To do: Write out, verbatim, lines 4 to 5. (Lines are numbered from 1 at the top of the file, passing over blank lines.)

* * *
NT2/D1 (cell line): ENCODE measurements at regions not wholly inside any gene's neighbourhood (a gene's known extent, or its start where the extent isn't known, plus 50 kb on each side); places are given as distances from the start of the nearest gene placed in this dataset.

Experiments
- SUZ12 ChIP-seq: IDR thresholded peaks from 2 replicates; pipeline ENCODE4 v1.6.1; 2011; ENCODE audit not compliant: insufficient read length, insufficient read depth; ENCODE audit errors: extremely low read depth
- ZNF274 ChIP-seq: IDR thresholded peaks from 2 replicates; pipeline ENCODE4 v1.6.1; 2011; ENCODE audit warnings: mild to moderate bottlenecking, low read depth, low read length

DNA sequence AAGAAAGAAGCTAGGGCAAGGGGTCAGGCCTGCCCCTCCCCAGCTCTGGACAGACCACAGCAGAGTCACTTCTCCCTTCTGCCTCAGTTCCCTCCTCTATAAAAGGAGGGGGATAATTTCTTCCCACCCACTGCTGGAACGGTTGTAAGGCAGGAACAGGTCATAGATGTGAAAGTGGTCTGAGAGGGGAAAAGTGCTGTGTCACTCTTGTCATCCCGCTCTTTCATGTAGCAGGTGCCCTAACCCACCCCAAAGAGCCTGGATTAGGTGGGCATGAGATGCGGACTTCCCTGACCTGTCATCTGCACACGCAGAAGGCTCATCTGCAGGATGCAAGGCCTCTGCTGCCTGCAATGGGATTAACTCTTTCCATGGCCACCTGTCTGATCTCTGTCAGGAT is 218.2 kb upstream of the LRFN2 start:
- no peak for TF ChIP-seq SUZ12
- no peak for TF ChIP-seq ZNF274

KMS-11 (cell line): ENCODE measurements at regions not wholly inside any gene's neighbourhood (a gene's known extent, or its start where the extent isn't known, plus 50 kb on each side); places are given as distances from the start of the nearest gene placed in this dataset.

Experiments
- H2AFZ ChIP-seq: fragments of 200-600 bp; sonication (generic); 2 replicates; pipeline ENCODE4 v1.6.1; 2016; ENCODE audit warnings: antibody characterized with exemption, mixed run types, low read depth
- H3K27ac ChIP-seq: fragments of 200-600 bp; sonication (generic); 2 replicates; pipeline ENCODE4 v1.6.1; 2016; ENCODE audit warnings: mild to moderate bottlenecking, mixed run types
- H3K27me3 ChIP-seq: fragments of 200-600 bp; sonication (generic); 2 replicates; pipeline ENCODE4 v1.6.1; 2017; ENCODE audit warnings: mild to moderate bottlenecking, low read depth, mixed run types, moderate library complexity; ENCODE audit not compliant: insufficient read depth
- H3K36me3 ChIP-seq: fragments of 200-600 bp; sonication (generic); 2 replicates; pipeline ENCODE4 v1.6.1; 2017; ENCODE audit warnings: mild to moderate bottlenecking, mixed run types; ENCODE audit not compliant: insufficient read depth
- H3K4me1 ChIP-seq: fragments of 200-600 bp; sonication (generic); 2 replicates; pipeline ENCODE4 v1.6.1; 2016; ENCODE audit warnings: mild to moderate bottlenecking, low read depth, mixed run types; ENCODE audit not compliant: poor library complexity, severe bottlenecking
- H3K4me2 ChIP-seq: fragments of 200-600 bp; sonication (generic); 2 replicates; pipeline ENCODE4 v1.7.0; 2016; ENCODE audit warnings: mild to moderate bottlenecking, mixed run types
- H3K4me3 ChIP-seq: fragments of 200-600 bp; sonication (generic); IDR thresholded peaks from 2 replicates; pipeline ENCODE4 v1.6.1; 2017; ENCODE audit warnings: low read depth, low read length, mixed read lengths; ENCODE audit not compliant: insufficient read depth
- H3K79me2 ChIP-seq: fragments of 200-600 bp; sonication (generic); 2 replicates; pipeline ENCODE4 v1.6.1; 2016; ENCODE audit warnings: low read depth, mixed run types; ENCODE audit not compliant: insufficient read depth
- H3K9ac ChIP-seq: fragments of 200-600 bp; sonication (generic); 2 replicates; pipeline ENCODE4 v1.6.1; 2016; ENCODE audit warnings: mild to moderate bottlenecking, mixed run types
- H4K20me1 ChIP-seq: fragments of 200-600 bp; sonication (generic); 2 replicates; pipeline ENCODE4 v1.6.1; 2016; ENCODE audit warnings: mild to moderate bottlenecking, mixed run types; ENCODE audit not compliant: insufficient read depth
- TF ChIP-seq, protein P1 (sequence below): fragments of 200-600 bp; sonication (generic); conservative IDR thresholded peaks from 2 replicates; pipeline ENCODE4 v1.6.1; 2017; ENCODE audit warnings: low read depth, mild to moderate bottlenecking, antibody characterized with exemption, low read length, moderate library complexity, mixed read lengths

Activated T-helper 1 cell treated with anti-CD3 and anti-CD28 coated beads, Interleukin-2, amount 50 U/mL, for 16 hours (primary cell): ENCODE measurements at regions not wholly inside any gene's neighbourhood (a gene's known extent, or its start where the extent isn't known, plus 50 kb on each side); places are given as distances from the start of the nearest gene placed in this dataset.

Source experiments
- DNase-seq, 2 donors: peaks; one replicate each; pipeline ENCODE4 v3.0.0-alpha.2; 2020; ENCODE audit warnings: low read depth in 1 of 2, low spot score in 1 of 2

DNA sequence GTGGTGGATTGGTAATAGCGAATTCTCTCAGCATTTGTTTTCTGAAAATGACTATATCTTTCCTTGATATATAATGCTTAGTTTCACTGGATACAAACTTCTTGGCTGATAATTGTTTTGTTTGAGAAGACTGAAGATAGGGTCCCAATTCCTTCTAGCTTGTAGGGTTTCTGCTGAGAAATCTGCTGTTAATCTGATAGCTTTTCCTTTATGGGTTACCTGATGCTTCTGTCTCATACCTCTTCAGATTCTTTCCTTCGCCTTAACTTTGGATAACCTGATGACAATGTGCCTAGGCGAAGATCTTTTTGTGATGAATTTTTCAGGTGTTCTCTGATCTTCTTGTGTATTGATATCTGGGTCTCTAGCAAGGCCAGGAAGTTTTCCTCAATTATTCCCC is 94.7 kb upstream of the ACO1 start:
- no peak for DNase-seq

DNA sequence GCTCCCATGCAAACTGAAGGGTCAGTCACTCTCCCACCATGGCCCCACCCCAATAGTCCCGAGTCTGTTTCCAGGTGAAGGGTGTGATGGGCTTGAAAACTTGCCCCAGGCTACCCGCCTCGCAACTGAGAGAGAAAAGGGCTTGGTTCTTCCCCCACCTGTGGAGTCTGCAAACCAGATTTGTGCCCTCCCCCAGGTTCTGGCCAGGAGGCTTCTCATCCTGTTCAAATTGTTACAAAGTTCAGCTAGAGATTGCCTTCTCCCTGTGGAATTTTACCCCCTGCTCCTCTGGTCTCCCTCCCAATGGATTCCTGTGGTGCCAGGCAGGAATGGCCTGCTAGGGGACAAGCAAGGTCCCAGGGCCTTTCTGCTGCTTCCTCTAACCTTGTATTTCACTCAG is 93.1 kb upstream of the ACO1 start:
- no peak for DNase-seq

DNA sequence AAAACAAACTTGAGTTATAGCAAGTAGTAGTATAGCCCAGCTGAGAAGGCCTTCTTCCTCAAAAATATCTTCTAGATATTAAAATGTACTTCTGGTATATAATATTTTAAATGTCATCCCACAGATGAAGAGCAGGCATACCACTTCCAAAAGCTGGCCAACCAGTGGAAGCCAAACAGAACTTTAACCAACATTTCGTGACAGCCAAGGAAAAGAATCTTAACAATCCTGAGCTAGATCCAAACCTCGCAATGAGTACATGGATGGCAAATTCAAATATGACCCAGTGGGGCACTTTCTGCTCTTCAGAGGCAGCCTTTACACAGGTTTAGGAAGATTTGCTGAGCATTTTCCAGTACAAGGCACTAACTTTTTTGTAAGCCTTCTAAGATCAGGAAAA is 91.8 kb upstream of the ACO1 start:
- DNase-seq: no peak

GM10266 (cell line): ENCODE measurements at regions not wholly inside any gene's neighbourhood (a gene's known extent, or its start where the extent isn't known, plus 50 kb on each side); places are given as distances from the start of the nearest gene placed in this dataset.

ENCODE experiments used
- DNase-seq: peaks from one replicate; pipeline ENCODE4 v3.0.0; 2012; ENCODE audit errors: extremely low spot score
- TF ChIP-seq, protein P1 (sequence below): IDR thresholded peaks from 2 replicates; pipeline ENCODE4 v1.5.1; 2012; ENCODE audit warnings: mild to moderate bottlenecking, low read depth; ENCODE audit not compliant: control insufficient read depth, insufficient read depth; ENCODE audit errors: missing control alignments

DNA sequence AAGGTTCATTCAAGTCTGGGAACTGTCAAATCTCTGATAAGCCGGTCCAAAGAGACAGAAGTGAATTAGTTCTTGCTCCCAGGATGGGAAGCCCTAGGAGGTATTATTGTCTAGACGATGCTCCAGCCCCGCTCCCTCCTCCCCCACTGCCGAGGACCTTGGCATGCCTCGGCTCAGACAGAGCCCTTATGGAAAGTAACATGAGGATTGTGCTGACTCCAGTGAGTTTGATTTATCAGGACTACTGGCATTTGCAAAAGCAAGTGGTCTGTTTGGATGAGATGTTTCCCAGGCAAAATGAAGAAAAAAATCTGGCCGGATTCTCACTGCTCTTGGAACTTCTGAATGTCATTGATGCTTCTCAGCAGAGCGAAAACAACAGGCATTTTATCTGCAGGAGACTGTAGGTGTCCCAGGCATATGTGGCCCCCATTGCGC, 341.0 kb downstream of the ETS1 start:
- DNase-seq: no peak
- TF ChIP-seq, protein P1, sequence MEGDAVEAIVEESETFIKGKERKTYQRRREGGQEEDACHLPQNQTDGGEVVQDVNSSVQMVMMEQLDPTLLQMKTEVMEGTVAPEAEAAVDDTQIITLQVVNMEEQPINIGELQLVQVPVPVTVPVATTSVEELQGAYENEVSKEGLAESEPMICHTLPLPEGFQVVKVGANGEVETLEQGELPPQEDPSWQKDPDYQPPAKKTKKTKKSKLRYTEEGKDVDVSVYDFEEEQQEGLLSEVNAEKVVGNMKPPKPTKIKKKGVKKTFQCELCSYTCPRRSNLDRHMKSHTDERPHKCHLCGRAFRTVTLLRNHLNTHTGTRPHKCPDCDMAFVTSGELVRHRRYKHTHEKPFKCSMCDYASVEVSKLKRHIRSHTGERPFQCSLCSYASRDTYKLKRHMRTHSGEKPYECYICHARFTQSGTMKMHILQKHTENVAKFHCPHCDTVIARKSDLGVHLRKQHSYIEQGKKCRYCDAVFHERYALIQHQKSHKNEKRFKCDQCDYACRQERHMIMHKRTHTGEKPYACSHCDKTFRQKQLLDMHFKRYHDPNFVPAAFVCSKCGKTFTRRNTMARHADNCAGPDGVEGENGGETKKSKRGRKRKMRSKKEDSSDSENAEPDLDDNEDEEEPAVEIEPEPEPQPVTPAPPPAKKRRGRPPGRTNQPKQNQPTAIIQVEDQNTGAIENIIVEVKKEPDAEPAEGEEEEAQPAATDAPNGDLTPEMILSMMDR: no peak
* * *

- ZNF274 ChIP-seq: IDR thresholded peaks from 2 replicates; pipeline ENCODE4 v1.6.1; 2011; ENCODE audit warnings: mild to moderate bottlenecking, low read depth, low read length

DNA sequence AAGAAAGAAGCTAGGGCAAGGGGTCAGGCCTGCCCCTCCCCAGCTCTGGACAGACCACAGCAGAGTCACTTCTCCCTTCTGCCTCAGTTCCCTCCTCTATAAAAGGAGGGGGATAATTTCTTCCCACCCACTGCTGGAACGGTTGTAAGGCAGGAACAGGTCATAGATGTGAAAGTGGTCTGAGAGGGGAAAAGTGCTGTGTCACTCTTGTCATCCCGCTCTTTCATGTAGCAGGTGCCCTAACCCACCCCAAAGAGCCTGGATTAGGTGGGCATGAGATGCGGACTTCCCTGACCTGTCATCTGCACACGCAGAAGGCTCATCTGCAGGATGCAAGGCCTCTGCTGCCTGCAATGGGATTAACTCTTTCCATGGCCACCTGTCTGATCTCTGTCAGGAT is 218.2 kb upstream of the LRFN2 start: